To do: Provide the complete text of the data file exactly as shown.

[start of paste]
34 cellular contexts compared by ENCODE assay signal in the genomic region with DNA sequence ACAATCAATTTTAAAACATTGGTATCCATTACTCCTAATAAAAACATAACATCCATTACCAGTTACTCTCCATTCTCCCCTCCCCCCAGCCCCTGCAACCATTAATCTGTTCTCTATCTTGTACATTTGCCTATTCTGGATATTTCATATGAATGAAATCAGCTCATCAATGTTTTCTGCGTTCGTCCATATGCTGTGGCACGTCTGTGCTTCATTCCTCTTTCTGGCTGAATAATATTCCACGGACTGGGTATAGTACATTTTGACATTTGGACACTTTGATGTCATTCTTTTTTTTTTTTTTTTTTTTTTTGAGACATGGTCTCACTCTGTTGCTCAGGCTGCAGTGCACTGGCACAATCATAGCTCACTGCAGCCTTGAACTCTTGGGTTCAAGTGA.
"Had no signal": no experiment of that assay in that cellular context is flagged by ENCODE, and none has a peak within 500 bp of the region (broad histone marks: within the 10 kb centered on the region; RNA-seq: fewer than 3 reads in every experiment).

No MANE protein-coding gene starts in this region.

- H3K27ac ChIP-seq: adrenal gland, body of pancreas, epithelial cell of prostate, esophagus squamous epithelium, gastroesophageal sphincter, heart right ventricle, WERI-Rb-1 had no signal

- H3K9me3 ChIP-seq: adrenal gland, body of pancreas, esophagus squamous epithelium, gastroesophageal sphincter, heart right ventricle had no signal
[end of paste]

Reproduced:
34 cellular contexts compared by ENCODE assay signal in the genomic region with DNA sequence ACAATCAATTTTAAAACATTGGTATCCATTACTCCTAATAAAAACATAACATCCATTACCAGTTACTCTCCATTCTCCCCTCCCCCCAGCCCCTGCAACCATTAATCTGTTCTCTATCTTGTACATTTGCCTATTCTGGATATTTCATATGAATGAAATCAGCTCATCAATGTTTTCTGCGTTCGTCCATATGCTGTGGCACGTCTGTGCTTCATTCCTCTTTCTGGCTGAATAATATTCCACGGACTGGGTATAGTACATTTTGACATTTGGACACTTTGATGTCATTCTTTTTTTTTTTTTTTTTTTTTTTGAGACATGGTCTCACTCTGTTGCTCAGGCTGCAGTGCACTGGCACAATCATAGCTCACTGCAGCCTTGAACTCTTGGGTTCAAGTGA.
"Had no signal": no experiment of that assay in that cellular context is flagged by ENCODE, and none has a peak within 500 bp of the region (broad histone marks: within the 10 kb centered on the region; RNA-seq: fewer than 3 reads in every experiment).

No MANE protein-coding gene starts in this region.

- H3K27ac ChIP-seq: adrenal gland, body of pancreas, epithelial cell of prostate, esophagus squamous epithelium, gastroesophageal sphincter, heart right ventricle, WERI-Rb-1 had no signal

- H3K9me3 ChIP-seq: adrenal gland, body of pancreas, esophagus squamous epithelium, gastroesophageal sphincter, heart right ventricle had no signal